Mix up your vegetable intake
“The science is pretty unequivocal that plant-based eating is the most effective way to control inflammation and take in more nutrients,” he explains.
Consuming a broad spectrum of vegetables will also optimise your gut biome: the ecosystem of bacteria, yeasts and fungi in the gut which help to break down food, make vitamins and support the immune system. “Eating a wide range of fruit and vegetables – rather than the same ones week in, week out – is important because you’ll get a mixture of different enzymatic responses and create a different biome, and your body absorbs different nutrients.”
So try to mix up your vegetables, as well as their colours, from antioxidant-rich red strawberries to fibre-packed orange sweet potatoes. Green veg is especially important as it enhances the energy production in your cells. “I now mix up my leafy greens and cruciferous foods,” says Roberts. “I have a load of broccoli, which prevents molecular damage, as well as kale with lemon juice, which lowers blood pressure, and asparagus, which has a phenomenal anti-inflammatory effect.”
Try different proteins
Protein helps to retain muscle mass but it also elevates satiety (the feeling of fullness), synthesises hormones, boosts metabolism and fuels immune cells. “The rule of thumb is 1.5-1.6g of protein per kilo of bodyweight per day for males, and 1.4g for females,” explains Roberts. “But try to avoid high-cholesterol proteins, like the animal proteins in fat-laden meats, and go for more low-cholesterol options from fish such as salmon, cod and trout.”
Roberts loves a juicy steak as much as anyone, so he understands why people won’t want to give up meat completely. “My approach with my clients is: look, just make sure 80-85 per cent of your diet is plant-based, and you can still enjoy high-quality meat now and again.” But he suggests 75-80 per cent of your protein should come from non-animal products, such as quinoa, pulses, beans and tofu, as well as hemp and peas.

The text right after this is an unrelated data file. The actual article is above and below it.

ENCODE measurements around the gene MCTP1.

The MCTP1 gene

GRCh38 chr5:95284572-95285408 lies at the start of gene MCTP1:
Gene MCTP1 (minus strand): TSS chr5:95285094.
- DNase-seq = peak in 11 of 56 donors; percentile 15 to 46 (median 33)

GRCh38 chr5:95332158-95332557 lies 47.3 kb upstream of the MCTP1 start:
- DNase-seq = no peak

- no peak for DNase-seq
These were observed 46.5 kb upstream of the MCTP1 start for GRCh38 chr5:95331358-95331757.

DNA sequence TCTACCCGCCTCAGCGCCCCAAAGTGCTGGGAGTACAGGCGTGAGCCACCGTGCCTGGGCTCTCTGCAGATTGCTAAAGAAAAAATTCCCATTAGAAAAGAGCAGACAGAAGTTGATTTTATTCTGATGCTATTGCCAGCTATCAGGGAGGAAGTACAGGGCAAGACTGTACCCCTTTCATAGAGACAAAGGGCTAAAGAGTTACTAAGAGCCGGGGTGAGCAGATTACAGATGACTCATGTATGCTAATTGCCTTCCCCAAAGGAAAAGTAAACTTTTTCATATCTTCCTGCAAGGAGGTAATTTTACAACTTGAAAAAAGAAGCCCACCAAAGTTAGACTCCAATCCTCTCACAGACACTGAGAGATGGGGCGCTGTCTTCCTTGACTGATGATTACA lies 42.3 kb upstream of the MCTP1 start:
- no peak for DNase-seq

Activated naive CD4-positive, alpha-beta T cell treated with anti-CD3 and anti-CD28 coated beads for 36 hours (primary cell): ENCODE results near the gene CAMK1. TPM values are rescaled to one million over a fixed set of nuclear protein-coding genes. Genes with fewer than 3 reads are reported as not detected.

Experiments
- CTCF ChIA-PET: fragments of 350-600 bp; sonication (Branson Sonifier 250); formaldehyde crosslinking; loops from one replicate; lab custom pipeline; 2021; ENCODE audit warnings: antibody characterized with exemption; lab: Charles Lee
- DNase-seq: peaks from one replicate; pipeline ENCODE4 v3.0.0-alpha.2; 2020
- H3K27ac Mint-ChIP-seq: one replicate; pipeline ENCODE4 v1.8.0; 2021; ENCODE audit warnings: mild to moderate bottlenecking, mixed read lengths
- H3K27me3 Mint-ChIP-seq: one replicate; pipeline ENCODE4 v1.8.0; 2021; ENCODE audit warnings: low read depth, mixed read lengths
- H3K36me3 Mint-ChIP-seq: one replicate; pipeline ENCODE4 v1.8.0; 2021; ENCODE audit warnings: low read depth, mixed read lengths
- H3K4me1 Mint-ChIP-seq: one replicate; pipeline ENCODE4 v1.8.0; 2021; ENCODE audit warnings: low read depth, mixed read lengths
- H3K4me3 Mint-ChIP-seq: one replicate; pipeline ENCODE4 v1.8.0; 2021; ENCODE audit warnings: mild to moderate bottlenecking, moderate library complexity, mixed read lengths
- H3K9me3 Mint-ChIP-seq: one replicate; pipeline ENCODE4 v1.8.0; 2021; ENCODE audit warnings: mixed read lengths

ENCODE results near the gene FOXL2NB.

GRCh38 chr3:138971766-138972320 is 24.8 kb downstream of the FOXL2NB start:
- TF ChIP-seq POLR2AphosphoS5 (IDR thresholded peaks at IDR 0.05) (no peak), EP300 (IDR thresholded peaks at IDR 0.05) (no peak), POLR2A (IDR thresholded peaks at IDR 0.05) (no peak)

Upgrade your carb intake
As a rough guide, men need 2,500 calories a day, and women 2,000 calories, but the best way to stick to this plan is to monitor your carb intake. “We’re looking for around 35 per cent carbohydrates, 40 per cent protein and 25 per cent healthy fats,” explains Roberts.
White bread and pasta, processed foods and sugary products can trigger blood sugar spikes, which increase fat retention, inflammation and insulin levels. “Quinoa, pulses, beans, teff, couscous and tofu are better options,” explains Roberts, who has porridge with almond milk for breakfast, and bean-based wraps for lunch: “We’re talking beans, peppers, quinoa, sardines, avocado, balsamic, olive oil and falafel, all wrapped in a tortilla.”
Roberts spreads his carbs throughout the day, to keep his blood-sugar levels stable and to support cell regeneration, and then reduces his intake at dinner to prevent fat storage. If he gets peckish during the day, he will snack on carrots with protein-packed hummus or antioxidant-rich dark chocolate.
Switch to healthier fats
Saturated fat raises cholesterol, increases inflammation and disrupts metabolism, but healthy fats preserve DNA, reduce oxidative stress and slow age-related cognitive decline. So it’s time to stock up on more oily fish, olive oil, nuts, chia seeds and avocado. “We need walnuts for their rich essential oils, and we should be having quality olive oil drizzled onto half avocados,” suggests Roberts.
Drink coffee before exercise
Coffee has both positive and negative effects so use it wisely. “Having too much produces a hypertensive response (a rise in blood pressure),” he explains. “But if you have a coffee before doing cardio, it will raise your metabolism, increase your circulation and get you pepped up.”
Roberts suggests limiting your intake to no more than two cups per day. Roberts drinks his coffee in the morning and then switches to water or antioxidant-rich green tea.
Cut your alcohol intake
During the first lockdown Roberts monitored the health of his clients by asking them to record their diet and wear personal fitness trackers. He found that alcohol seriously disturbed their sleep quality and reduced their heart rate variability (HRV), which is a measure of the health and efficiency of their cardiovascular system. “After three drinks, HRV dropped by as much as 50-60 per cent,” he warns.
Roberts says he loves a glass of red wine but we need to keep alcohol to a minimum. “Alcohol, in reality, has no place in our life, but it tastes good and it is socially engaging. I think that the rule is to enjoy one or two drinks, no more than two nights of the week. Any more is just stressing the liver, the kidneys, the pancreas and the heart.”
To hear more about Matt’s anti-ageing advice visit www.mattroberts.co.uk